Hey there, cadets.

I’ve been away, I know. Let’s pretend my absence has been humorous and implausible, something like a thrilling and wildly dangerous mission to destroy a secret shadow government facility where future pop stars were being grown in giant vats of nutrient slime. Sure, let’s call it that.

In reality, I’ve been lazy.

There’s a fair bit of time-starvation in there, courtesy of mini-me #1 and mini-me #2, mind. I’ve had spare time, but there is a special kind of exhaustion one gets from chasing a toddler for the last few hours before bedtime that really squashes my desire to preference activities other than a lazy game of Halo or Urban Terror.

Just recently, though, a couple of interesting things have happened.

First up, this blog has been nominated for a 2010 Canadian Weblog Award! Not bad, given how sporadic and rant-heavy the thing has been over the past few months. Presumably, this means enough people have considered the year’s catalogue of my infrequent sub-space dispatches and decided the lack of volume is trumped severely by the calibre of my have word writy things make sense.

I’m fairly proud of my writing; I suspect I could turn tricks as a professional wordsmith in a pinch. Atomique (who is a Wizard of Media and Communications) recently praised one of my shorter pieces, a letter to my MP regarding the Australian government’s position on Julian Assange in the wake of Cablegate. It went like this:

Hi Teresa,

I’m just dropping you a quick email to let you know how disappointed and horrified I am by our government’s handling of the WikiLeaks Cablegate affair and Mr Julian Assange.

I refer to recent actions by the Prime Minister and the Attourney-General in which they condemn the man as a criminal before any court of law has convicted him of such.

Regardless of what may eventually come of any investigation into Mr Assange’s activities as head of Wikileaks, it is abhorrent to think that our Prime Minister is so willing to discard an Australian citizen.

Above and beyond all of the media hype surrounding Mr Assange, I applaud the man for his efforts in promoting transparency in government and freedom of information.  The least our government should do is support him as it ought any other citizen, let alone give him the thanks he deserves for his service to the common good.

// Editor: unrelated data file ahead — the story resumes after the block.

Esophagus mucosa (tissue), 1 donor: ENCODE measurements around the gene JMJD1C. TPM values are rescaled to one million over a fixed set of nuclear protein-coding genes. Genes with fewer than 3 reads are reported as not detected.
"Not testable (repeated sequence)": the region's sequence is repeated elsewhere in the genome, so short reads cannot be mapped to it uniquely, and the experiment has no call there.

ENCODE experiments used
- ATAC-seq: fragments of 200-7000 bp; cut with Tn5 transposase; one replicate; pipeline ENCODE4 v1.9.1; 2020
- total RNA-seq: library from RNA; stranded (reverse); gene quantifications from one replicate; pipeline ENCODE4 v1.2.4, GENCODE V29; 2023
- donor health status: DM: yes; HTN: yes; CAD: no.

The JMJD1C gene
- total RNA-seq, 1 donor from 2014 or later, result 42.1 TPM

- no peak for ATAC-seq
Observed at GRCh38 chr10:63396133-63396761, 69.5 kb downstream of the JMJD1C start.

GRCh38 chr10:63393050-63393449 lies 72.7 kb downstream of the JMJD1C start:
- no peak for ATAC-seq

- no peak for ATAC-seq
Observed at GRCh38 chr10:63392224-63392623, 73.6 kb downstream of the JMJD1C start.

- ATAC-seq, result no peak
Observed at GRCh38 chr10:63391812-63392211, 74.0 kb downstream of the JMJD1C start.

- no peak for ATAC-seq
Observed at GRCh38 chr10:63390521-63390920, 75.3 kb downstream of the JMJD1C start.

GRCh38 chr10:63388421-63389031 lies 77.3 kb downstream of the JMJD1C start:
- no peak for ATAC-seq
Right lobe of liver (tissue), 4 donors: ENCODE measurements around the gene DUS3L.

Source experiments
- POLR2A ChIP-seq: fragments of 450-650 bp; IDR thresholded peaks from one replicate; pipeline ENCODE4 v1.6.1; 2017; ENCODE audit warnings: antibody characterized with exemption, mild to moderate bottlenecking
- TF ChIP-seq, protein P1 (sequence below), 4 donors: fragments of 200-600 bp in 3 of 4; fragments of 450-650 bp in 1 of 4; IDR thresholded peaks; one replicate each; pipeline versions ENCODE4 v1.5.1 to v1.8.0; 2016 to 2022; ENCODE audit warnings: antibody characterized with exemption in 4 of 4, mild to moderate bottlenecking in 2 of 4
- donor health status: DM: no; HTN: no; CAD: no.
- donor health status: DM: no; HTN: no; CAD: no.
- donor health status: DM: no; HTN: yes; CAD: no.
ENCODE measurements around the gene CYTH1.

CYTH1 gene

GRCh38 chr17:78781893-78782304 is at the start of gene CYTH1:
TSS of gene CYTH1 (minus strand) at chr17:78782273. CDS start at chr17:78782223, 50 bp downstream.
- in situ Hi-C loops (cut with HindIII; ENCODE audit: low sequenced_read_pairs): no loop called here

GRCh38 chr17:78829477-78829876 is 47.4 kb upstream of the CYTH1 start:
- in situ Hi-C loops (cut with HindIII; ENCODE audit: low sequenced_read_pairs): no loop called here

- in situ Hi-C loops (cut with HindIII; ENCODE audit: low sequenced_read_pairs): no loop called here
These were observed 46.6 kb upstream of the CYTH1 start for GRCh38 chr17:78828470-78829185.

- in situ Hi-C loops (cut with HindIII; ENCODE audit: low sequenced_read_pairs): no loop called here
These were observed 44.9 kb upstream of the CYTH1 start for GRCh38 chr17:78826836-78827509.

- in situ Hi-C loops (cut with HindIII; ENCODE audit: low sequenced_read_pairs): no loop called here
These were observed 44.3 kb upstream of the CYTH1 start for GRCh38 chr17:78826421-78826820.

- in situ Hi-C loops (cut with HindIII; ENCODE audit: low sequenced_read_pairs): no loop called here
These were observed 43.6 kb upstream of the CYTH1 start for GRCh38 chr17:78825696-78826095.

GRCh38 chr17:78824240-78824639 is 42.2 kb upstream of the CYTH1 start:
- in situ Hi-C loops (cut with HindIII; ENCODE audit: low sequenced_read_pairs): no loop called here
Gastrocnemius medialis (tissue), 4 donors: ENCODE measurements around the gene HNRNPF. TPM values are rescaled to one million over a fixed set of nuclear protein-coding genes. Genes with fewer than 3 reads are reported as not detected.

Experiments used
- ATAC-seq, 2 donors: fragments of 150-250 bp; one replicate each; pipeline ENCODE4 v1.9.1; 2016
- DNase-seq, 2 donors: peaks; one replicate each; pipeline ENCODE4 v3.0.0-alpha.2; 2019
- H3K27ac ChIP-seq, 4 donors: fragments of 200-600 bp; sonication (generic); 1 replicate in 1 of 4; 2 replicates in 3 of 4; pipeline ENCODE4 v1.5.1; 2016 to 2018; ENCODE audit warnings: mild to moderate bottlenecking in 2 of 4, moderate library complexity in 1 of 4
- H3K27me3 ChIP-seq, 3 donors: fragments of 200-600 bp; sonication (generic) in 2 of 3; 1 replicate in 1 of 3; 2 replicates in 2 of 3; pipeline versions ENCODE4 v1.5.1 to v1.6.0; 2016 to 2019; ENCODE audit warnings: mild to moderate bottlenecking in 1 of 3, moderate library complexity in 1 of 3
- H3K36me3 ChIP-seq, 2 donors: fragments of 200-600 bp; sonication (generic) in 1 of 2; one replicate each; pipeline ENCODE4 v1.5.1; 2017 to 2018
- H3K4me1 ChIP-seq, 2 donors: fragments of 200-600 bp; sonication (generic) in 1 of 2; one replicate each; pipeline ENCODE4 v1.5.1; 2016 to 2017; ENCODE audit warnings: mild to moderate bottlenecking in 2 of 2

I am utterly disgusted with the government and its actions, and I urge you to lend some thought to my concerns.

Sincerely,

Atomique’s glowing review:

That was articulate, clear and concise. A plain English triumph, too. If I was marking it, I’d give it an HD, the highest mark.

U haz mad communik8shun skilz.

So, anyhow, I really should write some more, so I will. And I suppose I ought stay on-topic, given my nomination in the 2010 CWAs was in the music category. Courtesy of the of the process for the CWAs, having now made the shortlist of finalists I get all of December to make up for a slack previous eleven months. BAM! Electoral abuse, baby!

Secondly, I curated the December 4th edition of Curated By Interesting People. Curated by Interesting People is a project run out of the UK where interesting people share interesting things: a curation is restricted to one song, one video, one website, one twitter feed. There other curators are a motley, accomplished and certainly interesting bunch. I’m in good company among some of the other interesting folk with a background in music, like the guy behind Banco de Gaia and Eric Kleptone (music nerds represent!).

The curation covers me for science and music, so I’ll direct you over there now for your usual dose of what I’m really supposed to be writing about.

Seeing as I now have this renewed energy for the blog and a motivation in freakishly dystopian surveillance by the CWA judges, keep your sensors on this quadrant for more out of me this month.